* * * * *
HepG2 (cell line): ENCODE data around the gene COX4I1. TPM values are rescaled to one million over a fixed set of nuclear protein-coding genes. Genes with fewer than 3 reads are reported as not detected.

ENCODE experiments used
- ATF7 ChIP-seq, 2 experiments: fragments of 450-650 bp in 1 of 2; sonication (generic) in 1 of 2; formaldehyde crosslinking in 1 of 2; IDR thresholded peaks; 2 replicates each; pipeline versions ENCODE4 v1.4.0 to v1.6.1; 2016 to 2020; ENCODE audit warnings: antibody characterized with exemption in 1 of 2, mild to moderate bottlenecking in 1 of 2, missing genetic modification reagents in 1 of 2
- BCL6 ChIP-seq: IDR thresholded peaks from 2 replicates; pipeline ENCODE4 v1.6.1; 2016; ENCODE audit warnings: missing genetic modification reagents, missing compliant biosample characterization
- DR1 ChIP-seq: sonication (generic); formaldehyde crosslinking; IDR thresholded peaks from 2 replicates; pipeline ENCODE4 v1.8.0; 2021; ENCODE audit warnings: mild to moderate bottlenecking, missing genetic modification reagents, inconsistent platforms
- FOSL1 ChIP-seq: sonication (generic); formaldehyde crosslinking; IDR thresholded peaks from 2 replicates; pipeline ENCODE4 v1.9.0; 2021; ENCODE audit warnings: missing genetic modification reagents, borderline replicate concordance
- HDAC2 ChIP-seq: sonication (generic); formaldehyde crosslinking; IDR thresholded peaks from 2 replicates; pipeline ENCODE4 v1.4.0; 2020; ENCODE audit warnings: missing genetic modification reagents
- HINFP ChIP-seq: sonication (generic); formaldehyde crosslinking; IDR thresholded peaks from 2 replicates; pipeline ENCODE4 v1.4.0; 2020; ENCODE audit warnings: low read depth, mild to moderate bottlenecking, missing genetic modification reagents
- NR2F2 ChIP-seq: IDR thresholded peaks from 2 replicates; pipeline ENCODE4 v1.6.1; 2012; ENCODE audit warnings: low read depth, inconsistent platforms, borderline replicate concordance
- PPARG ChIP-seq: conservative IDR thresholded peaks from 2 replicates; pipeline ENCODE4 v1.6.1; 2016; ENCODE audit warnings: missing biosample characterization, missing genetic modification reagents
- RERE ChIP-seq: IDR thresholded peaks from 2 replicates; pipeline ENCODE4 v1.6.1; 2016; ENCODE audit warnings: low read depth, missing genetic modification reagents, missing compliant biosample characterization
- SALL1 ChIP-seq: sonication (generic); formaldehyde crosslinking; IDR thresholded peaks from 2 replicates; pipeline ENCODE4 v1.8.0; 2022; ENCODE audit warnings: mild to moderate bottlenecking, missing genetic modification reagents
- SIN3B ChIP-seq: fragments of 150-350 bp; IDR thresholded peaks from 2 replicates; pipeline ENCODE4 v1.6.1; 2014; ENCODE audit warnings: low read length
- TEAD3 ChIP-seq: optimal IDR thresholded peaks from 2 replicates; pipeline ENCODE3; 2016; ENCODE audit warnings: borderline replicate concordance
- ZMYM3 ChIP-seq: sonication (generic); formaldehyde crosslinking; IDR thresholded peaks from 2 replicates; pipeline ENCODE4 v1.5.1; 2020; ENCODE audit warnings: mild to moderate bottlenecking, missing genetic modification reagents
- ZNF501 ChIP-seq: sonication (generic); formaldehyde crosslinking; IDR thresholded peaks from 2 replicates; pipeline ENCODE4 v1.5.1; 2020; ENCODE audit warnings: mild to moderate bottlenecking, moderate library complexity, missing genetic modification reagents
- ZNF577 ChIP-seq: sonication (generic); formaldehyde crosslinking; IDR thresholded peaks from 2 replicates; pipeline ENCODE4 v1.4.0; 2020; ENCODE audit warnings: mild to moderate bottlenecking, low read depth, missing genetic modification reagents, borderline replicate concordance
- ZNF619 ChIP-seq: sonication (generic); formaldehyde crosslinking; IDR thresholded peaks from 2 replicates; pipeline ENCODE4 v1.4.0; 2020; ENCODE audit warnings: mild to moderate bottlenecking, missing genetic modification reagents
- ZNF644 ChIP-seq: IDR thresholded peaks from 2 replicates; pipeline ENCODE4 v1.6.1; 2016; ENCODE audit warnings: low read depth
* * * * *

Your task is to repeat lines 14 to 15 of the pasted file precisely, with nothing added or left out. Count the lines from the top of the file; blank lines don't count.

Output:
- TEAD3 ChIP-seq: optimal IDR thresholded peaks from 2 replicates; pipeline ENCODE3; 2016; ENCODE audit warnings: borderline replicate concordance
- ZMYM3 ChIP-seq: sonication (generic); formaldehyde crosslinking; IDR thresholded peaks from 2 replicates; pipeline ENCODE4 v1.5.1; 2020; ENCODE audit warnings: mild to moderate bottlenecking, missing genetic modification reagents